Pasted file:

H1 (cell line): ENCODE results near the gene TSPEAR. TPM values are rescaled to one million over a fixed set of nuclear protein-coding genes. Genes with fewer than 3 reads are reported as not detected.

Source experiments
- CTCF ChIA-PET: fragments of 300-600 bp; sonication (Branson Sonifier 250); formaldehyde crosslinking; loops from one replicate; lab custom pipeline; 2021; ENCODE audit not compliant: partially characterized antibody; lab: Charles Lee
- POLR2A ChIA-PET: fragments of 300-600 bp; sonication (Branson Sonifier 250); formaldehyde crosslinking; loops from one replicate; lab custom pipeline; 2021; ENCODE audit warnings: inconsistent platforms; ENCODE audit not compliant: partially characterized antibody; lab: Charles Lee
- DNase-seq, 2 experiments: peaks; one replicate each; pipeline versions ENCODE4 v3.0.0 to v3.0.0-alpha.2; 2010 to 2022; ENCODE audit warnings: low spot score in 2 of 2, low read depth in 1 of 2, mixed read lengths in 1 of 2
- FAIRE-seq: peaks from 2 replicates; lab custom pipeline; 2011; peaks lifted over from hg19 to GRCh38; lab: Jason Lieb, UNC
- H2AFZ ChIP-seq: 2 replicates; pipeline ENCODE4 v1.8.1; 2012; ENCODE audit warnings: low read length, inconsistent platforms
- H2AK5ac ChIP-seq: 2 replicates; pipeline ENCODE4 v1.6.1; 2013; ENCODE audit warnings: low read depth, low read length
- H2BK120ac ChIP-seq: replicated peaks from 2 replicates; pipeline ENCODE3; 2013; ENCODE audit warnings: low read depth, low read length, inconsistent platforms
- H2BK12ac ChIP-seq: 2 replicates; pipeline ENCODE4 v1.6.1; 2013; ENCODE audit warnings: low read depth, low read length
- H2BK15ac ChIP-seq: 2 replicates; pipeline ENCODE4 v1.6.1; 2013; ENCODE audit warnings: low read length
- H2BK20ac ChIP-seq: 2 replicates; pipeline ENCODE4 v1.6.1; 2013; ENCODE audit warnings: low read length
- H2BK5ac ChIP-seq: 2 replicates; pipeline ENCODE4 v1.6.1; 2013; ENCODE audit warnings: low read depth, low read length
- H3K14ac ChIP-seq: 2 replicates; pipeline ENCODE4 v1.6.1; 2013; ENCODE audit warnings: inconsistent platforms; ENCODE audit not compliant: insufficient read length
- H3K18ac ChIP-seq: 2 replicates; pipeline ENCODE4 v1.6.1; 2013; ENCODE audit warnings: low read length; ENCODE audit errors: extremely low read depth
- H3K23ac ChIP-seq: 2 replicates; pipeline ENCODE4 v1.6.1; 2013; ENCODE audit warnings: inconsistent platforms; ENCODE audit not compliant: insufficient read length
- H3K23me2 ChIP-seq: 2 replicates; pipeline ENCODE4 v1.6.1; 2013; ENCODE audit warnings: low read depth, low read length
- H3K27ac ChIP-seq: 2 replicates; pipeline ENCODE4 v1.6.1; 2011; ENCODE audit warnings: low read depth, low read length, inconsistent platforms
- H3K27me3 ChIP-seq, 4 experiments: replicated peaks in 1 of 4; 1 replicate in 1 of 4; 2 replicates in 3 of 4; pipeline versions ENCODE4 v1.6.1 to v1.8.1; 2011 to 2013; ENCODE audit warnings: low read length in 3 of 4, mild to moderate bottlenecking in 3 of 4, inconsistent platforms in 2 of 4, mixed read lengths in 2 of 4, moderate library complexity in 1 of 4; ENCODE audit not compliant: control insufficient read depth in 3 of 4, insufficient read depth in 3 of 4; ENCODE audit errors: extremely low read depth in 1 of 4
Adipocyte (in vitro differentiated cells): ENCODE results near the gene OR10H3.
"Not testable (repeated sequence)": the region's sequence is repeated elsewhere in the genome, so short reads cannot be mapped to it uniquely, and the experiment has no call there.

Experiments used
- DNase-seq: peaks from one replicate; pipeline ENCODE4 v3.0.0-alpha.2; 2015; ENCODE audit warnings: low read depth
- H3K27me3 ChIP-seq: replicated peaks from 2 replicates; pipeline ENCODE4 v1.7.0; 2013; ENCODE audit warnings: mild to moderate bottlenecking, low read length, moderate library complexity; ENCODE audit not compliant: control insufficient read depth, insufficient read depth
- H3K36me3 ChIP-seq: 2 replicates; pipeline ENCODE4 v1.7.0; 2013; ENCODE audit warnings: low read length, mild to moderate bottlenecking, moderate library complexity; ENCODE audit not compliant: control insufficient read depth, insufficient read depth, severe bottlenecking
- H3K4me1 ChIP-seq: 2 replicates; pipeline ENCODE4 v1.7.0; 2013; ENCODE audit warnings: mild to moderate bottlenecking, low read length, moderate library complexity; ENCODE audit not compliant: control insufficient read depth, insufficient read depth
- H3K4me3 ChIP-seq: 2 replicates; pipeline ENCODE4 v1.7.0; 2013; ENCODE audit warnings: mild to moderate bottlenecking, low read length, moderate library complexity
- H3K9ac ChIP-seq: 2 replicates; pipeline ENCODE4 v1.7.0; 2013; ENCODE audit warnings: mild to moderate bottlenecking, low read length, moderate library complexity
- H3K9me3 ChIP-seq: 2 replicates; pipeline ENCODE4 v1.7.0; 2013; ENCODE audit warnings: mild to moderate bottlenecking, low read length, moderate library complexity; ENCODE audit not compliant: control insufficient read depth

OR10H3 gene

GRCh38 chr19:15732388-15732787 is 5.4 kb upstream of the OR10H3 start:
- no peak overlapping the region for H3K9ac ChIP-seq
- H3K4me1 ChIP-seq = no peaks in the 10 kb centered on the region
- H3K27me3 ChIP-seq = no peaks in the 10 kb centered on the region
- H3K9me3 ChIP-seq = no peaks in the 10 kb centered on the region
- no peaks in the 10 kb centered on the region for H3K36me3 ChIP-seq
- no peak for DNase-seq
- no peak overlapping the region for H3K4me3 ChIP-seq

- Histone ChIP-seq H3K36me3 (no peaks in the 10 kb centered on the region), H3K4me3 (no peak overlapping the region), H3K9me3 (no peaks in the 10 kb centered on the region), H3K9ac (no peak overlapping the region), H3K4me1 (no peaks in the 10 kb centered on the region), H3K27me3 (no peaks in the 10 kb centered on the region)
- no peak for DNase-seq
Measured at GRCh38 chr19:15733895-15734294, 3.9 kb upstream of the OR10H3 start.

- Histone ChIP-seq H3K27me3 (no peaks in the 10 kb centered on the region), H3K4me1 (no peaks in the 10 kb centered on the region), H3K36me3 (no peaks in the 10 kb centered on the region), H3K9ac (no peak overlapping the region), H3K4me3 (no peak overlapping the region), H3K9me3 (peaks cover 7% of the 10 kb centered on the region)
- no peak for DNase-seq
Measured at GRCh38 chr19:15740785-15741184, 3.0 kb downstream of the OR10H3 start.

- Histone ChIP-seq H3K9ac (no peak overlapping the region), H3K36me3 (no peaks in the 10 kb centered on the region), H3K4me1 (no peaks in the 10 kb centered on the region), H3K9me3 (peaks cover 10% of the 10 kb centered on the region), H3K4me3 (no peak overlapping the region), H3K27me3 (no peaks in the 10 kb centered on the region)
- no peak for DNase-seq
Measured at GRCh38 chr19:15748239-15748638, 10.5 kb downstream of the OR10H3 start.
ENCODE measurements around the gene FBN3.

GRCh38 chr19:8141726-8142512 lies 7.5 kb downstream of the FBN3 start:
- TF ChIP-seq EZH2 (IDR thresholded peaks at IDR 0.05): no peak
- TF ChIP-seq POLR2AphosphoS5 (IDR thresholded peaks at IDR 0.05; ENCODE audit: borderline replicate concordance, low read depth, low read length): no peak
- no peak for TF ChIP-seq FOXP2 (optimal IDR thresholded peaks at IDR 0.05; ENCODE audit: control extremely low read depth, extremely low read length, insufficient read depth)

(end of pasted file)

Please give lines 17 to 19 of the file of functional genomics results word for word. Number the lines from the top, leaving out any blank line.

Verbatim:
- H3K23me2 ChIP-seq: 2 replicates; pipeline ENCODE4 v1.6.1; 2013; ENCODE audit warnings: low read depth, low read length
- H3K27ac ChIP-seq: 2 replicates; pipeline ENCODE4 v1.6.1; 2011; ENCODE audit warnings: low read depth, low read length, inconsistent platforms
- H3K27me3 ChIP-seq, 4 experiments: replicated peaks in 1 of 4; 1 replicate in 1 of 4; 2 replicates in 3 of 4; pipeline versions ENCODE4 v1.6.1 to v1.8.1; 2011 to 2013; ENCODE audit warnings: low read length in 3 of 4, mild to moderate bottlenecking in 3 of 4, inconsistent platforms in 2 of 4, mixed read lengths in 2 of 4, moderate library complexity in 1 of 4; ENCODE audit not compliant: control insufficient read depth in 3 of 4, insufficient read depth in 3 of 4; ENCODE audit errors: extremely low read depth in 1 of 4